The principle sources for this post-series are a smattering of newspaper articles and three missionary diaries: Elder Heber Nephi Folkman (grandfather to bloggernaclite kevinf), Elder Joseph Allen Brooks (the wading missionary from Arizona cited above), and Mission President James Glendhill Duffin . The storm made landfall on Saturday, September 8, 1900. Elder Folkman was in Galveston, Elder Brooks was east of Beaumont (about a hundred miles northwest of Galveston, which with the orientation of the Texas coast is relatively close to the ocean), and President Duffin was away from his Kansas headquarters visiting missionaries in Arkansas .
Special thanks to Ardis Parshall of Keepapitchinin.org and kevinf for conversations on the storm.
 “Texas is coming to be the flood section of the country. Again a large area of cultivated land is under water from heavy rains.” Deseret Evening News, “Local News,” 1900 Apr 07. See also (and in addition to the “Weather Report” articles): “Terrific Floods Inundate Texas,” 1900 Apr 07; “Plunging and Foaming Waters, ” 1900 Apr 09; “Storm in Texas is Terrific,” 1900 Apr 28; “Wrought Death and Destruction,” 1900 Apr 28; “Austin, Texas, Conference,” 1900 Jun 16 (a missionary describes the rain and flooding); “Heavy Rains in Texas,” 1900 Jul 16.
 Joseph Allen Brooks diary, 1900 Aug 02, 06. The diary is 1899 Aug to 1901 Jun; transcription by Arlen Williamson Portie, copy in my possession; also available at the LDS Archives
 “Harder”: Brooks Diary, 1900 Apr 08; “worst”: Franklin Clark Diary, 1900 Apr 24. The Clark diary is available from Jerrold J Myrup (3318 N 500 E, Provo, UT 84604-4661, 801.374.0756).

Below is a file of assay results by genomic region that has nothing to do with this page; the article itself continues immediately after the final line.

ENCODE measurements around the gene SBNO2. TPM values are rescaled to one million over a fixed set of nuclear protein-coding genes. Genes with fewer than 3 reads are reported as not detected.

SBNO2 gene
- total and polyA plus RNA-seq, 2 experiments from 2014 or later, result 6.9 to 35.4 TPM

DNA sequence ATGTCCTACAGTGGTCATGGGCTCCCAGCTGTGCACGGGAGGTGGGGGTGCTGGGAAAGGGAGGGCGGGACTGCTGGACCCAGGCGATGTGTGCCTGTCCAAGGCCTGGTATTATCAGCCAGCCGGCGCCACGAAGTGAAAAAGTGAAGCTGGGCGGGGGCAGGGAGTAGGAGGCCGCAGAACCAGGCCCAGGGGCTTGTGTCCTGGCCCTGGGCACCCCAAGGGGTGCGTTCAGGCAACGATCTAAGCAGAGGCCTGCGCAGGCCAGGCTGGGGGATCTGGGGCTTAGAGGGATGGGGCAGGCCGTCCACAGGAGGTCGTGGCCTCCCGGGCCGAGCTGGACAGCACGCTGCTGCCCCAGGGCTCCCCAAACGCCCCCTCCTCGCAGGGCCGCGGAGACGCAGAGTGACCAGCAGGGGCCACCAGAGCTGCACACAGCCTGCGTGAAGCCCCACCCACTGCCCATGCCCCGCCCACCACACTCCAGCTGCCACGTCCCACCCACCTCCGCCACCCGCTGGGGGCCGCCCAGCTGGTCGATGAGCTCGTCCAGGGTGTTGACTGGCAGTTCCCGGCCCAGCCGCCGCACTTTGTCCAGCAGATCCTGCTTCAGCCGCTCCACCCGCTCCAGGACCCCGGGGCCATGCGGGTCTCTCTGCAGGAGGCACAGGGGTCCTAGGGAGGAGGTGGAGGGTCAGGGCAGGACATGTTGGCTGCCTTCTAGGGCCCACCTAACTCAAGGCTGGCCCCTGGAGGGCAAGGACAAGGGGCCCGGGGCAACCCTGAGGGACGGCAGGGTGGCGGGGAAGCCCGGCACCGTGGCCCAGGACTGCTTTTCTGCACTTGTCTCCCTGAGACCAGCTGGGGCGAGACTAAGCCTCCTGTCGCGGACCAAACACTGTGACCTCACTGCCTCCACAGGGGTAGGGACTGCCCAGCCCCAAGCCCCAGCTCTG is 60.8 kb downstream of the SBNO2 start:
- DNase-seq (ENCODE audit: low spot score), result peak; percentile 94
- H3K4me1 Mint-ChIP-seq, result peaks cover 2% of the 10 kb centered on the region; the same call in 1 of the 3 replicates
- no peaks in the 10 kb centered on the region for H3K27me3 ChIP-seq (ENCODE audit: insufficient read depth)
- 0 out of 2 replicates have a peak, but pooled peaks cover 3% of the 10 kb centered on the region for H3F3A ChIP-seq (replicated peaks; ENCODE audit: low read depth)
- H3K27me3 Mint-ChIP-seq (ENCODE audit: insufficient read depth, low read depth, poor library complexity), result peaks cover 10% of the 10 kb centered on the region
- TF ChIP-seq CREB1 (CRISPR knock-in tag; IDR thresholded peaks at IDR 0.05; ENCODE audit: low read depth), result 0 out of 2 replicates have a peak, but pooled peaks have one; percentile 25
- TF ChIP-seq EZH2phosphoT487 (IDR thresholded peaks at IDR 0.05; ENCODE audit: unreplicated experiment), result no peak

For Mesa, Arizona, 1897–1899 (the years preceding Elder Brooks’ leaving home in 1899 Aug), the annual precipitations were 9.01, 7.85, and 5.52 inches, respectively. The thirty-year average (1900-1930) was 8.65 inches per year, with the peaks in July and August at 1.14 and 1.10 inches per month, respectively. In Beaumont, Texas, for 1899-1901 (which wasn’t precisely where Elder Brooks was, but it was very close and precipitation doesn’t vary that much in the surrounding areas), the annual precipitations were 29.57, 55.53, and 37.94 inches per year, respectively, with a long-term average of 49 inches per year. R.Q. Grant, Climactic Summary of the United States, Section 26—Southern Arizona. U.S. Department of Agriculture, Weather Bureau, Edited by R.J. Martin and W.A. Mattice. 1932; Lawrence H. Daingerfield, Climactic Summary of the United States, Section 33—Southeastern United States. U.S. Department of Agriculture, Weather Bureau, Charles F. Marvin, Chief. U.S. Government Printing Office, 1932.
 Heber Nephi Folkman diary, December 1899 to April 1902, transcription by Nena Foster, copy in my possession. A copy is also available at the LDS Archives; Joseph Allen Brooks diary, August 1899 to June 1901, transcription by Arlen Williamson Portie, copy in my possession. A copy is also available at the LDS Archives; James Glendhill Duffin diary, 1899-1906. L. Tom Perry Special Collections, Brigham Young University. Photographs and transcription available online at BYU’s “Mormon Missionary Diaries.”